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Effect of genotype, environment, and their interaction on chemical composition and antioxidant properties of low-linolenic soybeans grown in Maryland.
J Agric Food Chem. 2009 Nov 11; 57(21):10163-74.JA

Abstract

Eight soybean genotypes grown in three environments in Maryland were analyzed for total phenolic content (TPC), antioxidant capacity, isoflavone composition, lutein, tocopherols, fatty acid composition, and oil content. Fatty acid composition, isoflavones, lutein, tocopherols, and specific antioxidant assays had significant variation by genotype (G) (P < 0.05). Environment (E) had a significant effect on fatty acids, lutein, individual tocopherols, oxygen radical absorbance capacity (ORAC), and the isoflavone glycitein (P < 0.05). In addition, the interaction between genotype and environment (G x E) showed a significant effect on antioxidant capacity, isoflavones, lutein, tocopherols, and fatty acids (P < 0.05). Factorial designed analysis of variance of all data indicated that G had a larger effect than E on the majority of fatty acids, total isoflavones, lutein, and total tocopherols. E had a larger effect than G on stearic acid (18:0), glycitein, delta-tocopherol, and ORAC. The results of this study show that the genotype, growing environment, and their interactions in Maryland-grown soybeans may alter the levels of specific health-enhancing properties.

Authors+Show Affiliations

Department of Nutrition and Food Science, University of Maryland, College Park, Maryland 20742, USA.No affiliation info availableNo affiliation info availableNo affiliation info availableNo affiliation info availableNo affiliation info availableNo affiliation info available

Pub Type(s)

Journal Article

Language

eng

PubMed ID

19817459

Citation

Whent, Monica, et al. "Effect of Genotype, Environment, and Their Interaction On Chemical Composition and Antioxidant Properties of Low-linolenic Soybeans Grown in Maryland." Journal of Agricultural and Food Chemistry, vol. 57, no. 21, 2009, pp. 10163-74.
Whent M, Hao J, Slavin M, et al. Effect of genotype, environment, and their interaction on chemical composition and antioxidant properties of low-linolenic soybeans grown in Maryland. J Agric Food Chem. 2009;57(21):10163-74.
Whent, M., Hao, J., Slavin, M., Zhou, M., Song, J., Kenworthy, W., & Yu, L. L. (2009). Effect of genotype, environment, and their interaction on chemical composition and antioxidant properties of low-linolenic soybeans grown in Maryland. Journal of Agricultural and Food Chemistry, 57(21), 10163-74. https://doi.org/10.1021/jf902344h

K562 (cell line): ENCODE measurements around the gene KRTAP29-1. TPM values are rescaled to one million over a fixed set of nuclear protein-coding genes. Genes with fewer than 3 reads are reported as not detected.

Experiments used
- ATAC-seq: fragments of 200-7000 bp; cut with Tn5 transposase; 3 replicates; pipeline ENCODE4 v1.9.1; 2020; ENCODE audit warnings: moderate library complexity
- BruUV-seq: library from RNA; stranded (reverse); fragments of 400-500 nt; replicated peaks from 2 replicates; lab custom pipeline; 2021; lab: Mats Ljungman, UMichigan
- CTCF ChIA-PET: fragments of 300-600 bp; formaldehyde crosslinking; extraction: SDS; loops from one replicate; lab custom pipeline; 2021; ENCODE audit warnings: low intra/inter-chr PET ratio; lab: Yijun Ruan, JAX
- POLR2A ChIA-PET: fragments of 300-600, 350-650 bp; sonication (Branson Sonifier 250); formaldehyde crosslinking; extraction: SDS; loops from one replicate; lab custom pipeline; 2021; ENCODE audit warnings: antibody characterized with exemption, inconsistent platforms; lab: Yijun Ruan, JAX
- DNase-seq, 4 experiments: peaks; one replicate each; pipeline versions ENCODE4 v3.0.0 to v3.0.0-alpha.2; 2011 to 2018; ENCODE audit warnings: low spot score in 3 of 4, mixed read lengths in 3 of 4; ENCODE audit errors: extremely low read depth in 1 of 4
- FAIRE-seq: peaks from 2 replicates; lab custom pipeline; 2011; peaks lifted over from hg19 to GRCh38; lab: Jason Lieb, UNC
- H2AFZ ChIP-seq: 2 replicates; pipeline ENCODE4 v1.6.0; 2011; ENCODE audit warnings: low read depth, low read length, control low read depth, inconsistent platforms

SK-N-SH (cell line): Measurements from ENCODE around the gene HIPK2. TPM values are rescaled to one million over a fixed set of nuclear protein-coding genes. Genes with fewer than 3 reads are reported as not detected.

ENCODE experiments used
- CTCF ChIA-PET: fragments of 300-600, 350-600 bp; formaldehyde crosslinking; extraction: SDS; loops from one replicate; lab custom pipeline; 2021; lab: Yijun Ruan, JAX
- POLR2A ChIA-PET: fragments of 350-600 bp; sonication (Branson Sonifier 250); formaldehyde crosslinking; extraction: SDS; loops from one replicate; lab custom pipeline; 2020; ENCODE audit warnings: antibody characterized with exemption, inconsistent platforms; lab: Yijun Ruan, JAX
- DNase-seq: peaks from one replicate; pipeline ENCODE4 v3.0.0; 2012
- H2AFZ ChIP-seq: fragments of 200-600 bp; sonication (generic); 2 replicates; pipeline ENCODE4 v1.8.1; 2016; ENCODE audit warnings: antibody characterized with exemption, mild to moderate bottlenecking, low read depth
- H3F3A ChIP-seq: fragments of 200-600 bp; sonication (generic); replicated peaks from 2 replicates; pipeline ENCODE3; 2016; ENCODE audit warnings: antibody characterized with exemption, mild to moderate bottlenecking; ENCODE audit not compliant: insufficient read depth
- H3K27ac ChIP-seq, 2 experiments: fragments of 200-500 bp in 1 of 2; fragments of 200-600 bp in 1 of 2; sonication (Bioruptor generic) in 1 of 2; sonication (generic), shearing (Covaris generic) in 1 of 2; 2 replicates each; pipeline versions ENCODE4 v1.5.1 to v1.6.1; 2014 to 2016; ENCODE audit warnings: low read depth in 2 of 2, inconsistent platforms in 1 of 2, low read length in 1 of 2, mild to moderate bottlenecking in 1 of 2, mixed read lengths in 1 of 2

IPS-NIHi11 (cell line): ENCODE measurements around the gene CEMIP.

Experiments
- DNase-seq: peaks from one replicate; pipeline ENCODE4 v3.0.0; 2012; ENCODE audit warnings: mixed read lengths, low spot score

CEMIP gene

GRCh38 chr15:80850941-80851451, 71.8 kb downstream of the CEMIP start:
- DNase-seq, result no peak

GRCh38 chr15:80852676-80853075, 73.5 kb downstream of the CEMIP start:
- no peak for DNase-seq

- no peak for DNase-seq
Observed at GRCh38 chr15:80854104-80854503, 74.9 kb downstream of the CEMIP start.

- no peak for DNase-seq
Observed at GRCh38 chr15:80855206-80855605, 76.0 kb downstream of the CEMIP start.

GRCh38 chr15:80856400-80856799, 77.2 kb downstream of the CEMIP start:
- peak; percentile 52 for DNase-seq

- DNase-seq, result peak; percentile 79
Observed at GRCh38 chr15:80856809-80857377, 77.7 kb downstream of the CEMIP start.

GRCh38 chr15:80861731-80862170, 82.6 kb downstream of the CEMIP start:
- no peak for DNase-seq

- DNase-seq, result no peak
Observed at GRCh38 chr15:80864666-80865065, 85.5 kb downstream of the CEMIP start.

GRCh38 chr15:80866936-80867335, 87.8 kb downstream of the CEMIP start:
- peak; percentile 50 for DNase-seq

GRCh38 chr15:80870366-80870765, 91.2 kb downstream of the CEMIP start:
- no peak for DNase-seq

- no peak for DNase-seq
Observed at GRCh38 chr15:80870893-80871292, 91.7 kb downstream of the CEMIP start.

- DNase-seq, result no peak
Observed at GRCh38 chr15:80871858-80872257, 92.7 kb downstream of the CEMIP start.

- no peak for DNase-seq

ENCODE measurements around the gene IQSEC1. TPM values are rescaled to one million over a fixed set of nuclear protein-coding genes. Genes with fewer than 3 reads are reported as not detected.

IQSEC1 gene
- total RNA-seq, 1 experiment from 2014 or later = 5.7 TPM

Whent M, et al. Effect of Genotype, Environment, and Their Interaction On Chemical Composition and Antioxidant Properties of Low-linolenic Soybeans Grown in Maryland. J Agric Food Chem. 2009 Nov 11;57(21):10163-74. PubMed PMID: 19817459.
* Article titles in AMA citation format should be in sentence-case
TY - JOUR T1 - Effect of genotype, environment, and their interaction on chemical composition and antioxidant properties of low-linolenic soybeans grown in Maryland. AU - Whent,Monica, AU - Hao,Junjie, AU - Slavin,Margaret, AU - Zhou,Martin, AU - Song,Jiuzhou, AU - Kenworthy,William, AU - Yu,Liangli Lucy, PY - 2009/10/13/entrez PY - 2009/10/13/pubmed PY - 2010/2/18/medline SP - 10163 EP - 74 JF - Journal of agricultural and food chemistry JO - J Agric Food Chem VL - 57 IS - 21 N2 - Eight soybean genotypes grown in three environments in Maryland were analyzed for total phenolic content (TPC), antioxidant capacity, isoflavone composition, lutein, tocopherols, fatty acid composition, and oil content. Fatty acid composition, isoflavones, lutein, tocopherols, and specific antioxidant assays had significant variation by genotype (G) (P < 0.05). Environment (E) had a significant effect on fatty acids, lutein, individual tocopherols, oxygen radical absorbance capacity (ORAC), and the isoflavone glycitein (P < 0.05). In addition, the interaction between genotype and environment (G x E) showed a significant effect on antioxidant capacity, isoflavones, lutein, tocopherols, and fatty acids (P < 0.05). Factorial designed analysis of variance of all data indicated that G had a larger effect than E on the majority of fatty acids, total isoflavones, lutein, and total tocopherols. E had a larger effect than G on stearic acid (18:0), glycitein, delta-tocopherol, and ORAC. The results of this study show that the genotype, growing environment, and their interactions in Maryland-grown soybeans may alter the levels of specific health-enhancing properties. SN - 1520-5118 UR - https://www.unboundmedicine.com/medline/citation/19817459/Effect_of_genotype_environment_and_their_interaction_on_chemical_composition_and_antioxidant_properties_of_low_linolenic_soybeans_grown_in_Maryland_ L2 - https://doi.org/10.1021/jf902344h DB - PRIME DP - Unbound Medicine ER -